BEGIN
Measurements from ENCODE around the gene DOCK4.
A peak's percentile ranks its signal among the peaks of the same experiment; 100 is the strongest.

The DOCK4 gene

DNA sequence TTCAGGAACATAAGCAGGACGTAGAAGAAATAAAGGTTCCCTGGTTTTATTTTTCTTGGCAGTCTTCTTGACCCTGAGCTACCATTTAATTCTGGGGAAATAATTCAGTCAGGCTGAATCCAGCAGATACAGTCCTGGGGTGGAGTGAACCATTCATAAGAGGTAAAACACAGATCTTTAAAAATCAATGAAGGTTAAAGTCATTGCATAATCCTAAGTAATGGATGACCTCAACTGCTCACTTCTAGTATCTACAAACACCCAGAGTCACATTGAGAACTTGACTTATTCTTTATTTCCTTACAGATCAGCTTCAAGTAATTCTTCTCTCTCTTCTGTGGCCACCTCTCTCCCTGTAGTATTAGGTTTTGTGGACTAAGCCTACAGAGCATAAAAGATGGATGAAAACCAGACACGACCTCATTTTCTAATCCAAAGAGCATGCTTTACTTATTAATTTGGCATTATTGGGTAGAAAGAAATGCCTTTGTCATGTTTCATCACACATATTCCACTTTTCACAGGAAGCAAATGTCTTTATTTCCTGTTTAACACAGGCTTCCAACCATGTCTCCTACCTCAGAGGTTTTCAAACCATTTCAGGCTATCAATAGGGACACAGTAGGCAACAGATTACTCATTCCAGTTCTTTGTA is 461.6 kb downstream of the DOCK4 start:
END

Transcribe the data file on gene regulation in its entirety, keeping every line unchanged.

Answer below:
Measurements from ENCODE around the gene DOCK4.
A peak's percentile ranks its signal among the peaks of the same experiment; 100 is the strongest.

The DOCK4 gene

DNA sequence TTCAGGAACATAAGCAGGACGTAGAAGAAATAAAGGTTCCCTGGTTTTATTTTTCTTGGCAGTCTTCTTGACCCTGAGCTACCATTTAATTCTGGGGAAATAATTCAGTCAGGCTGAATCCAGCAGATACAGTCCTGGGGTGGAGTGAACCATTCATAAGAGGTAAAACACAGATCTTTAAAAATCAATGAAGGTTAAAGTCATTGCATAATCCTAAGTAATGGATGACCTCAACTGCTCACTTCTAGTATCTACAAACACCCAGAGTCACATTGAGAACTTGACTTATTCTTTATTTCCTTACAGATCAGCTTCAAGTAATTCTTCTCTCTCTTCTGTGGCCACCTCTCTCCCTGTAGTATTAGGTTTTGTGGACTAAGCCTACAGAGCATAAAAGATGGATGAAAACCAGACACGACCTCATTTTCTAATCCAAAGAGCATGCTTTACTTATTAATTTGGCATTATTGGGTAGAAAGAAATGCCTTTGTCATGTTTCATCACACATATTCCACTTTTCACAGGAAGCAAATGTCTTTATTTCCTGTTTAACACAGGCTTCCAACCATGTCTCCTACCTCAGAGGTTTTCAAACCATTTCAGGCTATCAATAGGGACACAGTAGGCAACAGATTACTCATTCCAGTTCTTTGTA is 461.6 kb downstream of the DOCK4 start: